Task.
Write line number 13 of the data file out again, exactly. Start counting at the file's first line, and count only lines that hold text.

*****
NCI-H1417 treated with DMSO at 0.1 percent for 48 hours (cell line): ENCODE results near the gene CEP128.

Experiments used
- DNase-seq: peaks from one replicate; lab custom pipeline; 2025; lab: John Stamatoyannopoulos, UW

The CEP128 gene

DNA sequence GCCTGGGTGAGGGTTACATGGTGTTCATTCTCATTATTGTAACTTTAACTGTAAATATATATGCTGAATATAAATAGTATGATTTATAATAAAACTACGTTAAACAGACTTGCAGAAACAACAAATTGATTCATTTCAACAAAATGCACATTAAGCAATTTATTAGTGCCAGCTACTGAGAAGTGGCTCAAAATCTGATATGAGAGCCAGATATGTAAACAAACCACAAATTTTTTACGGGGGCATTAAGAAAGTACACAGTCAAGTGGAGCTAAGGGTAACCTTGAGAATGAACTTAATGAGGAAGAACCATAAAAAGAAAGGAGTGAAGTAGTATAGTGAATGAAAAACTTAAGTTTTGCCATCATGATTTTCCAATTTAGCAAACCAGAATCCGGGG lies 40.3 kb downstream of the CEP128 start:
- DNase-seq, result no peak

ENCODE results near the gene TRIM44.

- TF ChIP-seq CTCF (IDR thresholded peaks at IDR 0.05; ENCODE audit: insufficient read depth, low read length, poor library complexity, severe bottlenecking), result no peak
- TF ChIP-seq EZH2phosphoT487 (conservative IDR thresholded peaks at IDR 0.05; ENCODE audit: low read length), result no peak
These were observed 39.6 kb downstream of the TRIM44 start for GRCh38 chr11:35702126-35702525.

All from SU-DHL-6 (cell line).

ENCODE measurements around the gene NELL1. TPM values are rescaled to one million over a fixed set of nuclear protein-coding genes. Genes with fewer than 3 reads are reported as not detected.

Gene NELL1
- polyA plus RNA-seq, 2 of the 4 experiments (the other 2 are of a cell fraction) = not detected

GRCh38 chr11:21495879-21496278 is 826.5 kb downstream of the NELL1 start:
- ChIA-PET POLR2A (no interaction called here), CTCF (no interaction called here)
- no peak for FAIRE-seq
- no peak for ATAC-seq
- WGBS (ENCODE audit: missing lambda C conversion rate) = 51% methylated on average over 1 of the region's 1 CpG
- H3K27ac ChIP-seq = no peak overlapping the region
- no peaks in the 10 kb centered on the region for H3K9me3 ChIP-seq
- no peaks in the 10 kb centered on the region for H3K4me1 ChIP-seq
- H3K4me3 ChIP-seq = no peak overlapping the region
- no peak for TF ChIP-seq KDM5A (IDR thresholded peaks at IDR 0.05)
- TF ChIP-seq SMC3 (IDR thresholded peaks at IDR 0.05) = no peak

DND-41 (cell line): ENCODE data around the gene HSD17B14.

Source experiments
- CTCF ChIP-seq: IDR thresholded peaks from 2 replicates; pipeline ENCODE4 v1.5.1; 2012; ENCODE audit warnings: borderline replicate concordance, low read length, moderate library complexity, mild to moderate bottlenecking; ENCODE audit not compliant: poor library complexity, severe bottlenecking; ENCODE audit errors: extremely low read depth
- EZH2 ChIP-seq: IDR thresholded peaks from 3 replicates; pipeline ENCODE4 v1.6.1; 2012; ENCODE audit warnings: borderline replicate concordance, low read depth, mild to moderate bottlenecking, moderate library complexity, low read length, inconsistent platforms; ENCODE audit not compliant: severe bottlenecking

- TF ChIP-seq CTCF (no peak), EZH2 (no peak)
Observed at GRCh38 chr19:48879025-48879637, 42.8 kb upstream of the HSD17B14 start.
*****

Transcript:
Gene NELL1